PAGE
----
below: A mural showing the evolution of TTC streetcars, painted by Jim Bravo in 2017, with supported from Fairbanks Village BIA, Josh Colle (city councillor), the City of Toronto., and Sherwin Williams paint.

mural of the evolution of TTC streetcars and LRT vehicles, painted by Jim Bravo in 2017, stylized but realistic looking

below: Construction in front of York Memorial Collegiate (at Keele).

Eglinton Crosstown LRT construction at Keele, in front of

below: looking east along Eglinton from Keele.

street scene, traffic and stores, construction in the middle of the street, Eglinton Avenue looking wast from Keele street

two workmen in hard hats and orange work vest look at paperwork on a construction site.

below: Working on the westernmost section of the LRT after it emerges from underground between Keele Street  and Black Creek Drive.   As you can see, the tracks are elevated and cross over Black Creek before entering the terminal station at Weston Road (Mount Dennis station).

work on the west end of the corsstown lrt, after the tracks emerge from underground, raised track for a section before final station

crane lifting wood panel from bridge, used as a form for making concrete, workmen watching,

below: The western end of the line.   The bridge is new.  I am a bit annoyed because I didn’t pursue it – I don’t know where the road goes!  It has to go somewhere because I saw at least two vehicles on it.  A quick search on google maps plus a guess equals maybe it’s an extension of Photography Drive (named that because it’s where the old Kodak factory was).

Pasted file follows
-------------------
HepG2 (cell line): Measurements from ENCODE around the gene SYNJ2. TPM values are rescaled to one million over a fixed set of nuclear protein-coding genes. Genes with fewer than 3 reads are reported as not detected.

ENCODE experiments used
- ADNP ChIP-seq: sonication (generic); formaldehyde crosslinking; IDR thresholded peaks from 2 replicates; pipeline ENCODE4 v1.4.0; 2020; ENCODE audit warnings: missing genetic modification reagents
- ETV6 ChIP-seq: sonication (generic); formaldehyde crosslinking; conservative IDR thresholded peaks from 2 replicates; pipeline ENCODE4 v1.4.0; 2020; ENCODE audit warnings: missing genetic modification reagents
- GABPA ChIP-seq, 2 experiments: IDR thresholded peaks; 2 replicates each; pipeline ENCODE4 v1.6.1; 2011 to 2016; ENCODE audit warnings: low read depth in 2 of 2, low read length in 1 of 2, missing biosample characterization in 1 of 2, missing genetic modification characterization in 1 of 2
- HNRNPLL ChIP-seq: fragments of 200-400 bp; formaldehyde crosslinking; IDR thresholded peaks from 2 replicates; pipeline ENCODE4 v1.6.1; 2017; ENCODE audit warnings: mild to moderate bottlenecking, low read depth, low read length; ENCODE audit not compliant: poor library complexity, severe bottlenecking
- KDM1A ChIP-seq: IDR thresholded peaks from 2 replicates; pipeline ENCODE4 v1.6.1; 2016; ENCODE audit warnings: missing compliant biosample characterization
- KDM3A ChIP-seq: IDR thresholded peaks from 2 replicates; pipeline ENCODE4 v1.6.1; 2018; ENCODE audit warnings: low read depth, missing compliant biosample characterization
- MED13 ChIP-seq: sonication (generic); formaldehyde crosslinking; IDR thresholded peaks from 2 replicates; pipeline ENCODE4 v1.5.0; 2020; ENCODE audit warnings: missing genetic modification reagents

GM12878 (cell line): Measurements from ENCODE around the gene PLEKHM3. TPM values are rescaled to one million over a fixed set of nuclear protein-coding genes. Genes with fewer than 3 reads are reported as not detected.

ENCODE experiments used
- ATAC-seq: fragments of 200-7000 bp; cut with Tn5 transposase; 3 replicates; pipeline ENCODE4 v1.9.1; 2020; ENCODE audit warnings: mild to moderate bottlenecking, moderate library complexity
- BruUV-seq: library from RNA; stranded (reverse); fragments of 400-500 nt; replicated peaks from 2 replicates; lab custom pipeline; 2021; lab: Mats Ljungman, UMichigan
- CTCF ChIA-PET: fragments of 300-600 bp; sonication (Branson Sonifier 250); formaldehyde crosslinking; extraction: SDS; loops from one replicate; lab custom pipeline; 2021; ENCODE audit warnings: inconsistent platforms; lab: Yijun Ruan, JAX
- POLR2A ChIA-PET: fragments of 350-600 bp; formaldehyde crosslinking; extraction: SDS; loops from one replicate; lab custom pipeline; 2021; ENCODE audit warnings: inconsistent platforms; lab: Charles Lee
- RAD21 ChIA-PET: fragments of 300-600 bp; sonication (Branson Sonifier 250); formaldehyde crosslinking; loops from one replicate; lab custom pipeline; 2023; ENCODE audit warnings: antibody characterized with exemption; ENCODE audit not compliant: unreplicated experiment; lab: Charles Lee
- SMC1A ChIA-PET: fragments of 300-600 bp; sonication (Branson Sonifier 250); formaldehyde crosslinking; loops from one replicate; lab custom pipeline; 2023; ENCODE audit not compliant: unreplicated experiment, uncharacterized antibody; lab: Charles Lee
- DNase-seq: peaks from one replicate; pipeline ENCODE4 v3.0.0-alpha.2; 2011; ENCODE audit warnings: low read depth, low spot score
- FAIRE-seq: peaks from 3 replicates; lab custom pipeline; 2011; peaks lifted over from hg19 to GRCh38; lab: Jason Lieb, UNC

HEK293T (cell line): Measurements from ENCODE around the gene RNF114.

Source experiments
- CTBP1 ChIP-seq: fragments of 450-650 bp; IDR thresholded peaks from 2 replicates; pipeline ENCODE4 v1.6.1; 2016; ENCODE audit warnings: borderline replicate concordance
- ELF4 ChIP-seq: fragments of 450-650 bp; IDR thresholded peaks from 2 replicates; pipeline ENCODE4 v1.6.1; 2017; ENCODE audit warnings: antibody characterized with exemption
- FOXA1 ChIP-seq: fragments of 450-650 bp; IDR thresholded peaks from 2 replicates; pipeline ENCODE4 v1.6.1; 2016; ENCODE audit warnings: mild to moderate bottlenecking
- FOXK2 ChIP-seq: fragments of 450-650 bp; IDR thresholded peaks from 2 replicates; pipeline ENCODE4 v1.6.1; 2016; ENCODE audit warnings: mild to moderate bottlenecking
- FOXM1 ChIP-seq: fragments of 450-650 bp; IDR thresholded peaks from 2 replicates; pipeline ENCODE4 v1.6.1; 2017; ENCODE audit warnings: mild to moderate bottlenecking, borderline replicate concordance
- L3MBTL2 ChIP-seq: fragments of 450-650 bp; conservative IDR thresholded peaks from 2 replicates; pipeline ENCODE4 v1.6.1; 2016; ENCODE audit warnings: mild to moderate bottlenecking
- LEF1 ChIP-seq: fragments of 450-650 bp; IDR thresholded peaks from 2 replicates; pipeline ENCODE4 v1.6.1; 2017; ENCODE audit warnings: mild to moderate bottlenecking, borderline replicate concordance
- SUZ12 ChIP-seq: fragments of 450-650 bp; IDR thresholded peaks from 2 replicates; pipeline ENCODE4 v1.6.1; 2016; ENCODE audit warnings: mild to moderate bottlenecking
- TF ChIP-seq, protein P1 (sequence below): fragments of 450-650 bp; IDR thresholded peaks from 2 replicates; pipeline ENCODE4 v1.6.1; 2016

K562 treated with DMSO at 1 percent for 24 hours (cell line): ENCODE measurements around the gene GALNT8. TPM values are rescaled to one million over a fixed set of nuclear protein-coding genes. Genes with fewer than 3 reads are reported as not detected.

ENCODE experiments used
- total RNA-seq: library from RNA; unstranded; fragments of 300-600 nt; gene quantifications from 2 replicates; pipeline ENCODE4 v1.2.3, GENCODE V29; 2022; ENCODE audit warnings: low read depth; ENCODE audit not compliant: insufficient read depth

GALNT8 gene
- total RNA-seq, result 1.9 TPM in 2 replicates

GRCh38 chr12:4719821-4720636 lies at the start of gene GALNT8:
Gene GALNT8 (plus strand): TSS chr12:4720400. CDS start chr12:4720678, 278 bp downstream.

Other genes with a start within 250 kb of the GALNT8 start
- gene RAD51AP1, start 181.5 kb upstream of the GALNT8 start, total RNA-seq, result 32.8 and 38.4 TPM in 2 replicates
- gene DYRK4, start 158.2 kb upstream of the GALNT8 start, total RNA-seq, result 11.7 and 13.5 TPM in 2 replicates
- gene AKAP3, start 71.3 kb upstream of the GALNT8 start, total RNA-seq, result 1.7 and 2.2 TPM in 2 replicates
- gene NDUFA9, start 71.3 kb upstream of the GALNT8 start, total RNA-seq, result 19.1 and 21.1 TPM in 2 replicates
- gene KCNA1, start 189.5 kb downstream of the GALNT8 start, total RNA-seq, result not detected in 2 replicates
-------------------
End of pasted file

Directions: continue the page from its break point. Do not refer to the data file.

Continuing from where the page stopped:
new building under construction, older white large building behind it. road in foregraound, Mt Dennis LRT station under construction

below: There is pedestrian access to the bridge, or rather, there will be access.

new concrete steps, still fenced off, up a hill with a light covering of snow to a new bridge

Then Eglinton Avenue passes under the railway tracks (the same line that the Union Pearson Express runs on) and into Mount Dennis.

construction beside a bridge, underpass is a street

below: Construction of another access to Mt Dennis station to the west of the railway tracks.

construction of Mt Dennis LRT station beside Eglinton ave and beside railway tracks

back of houses behind construction of mount dennis LRT station

below: The EMSF aka the Eglinton Maintenance and Storage Facility is almost finished.  It’s the long low grey building in the photo; it is about the size of 4 football fields.  Access is from a side street to the north of Eglinton.  This isn’t the best photo of it.  If you are interested, there is a better photo online (a ‘Toronto Now’ article) that is taken from an angle that I can’t access.   The same article describes how the Mt Dennis station will be the second largest transit hub in the city (after Union Station) as it will service GO trains, the TTC, and the Union Pearson Express.

green construction fence in front of a long low building in two shades of grey

below: mural by Adrian Hayles at the northeastern corner of Weston Road and Eglinton Avenue.

Mount Dennis Metrolinx mural by Adrian Hayles, people, a boy fishing, a person playing hockey, machinery, a turtle,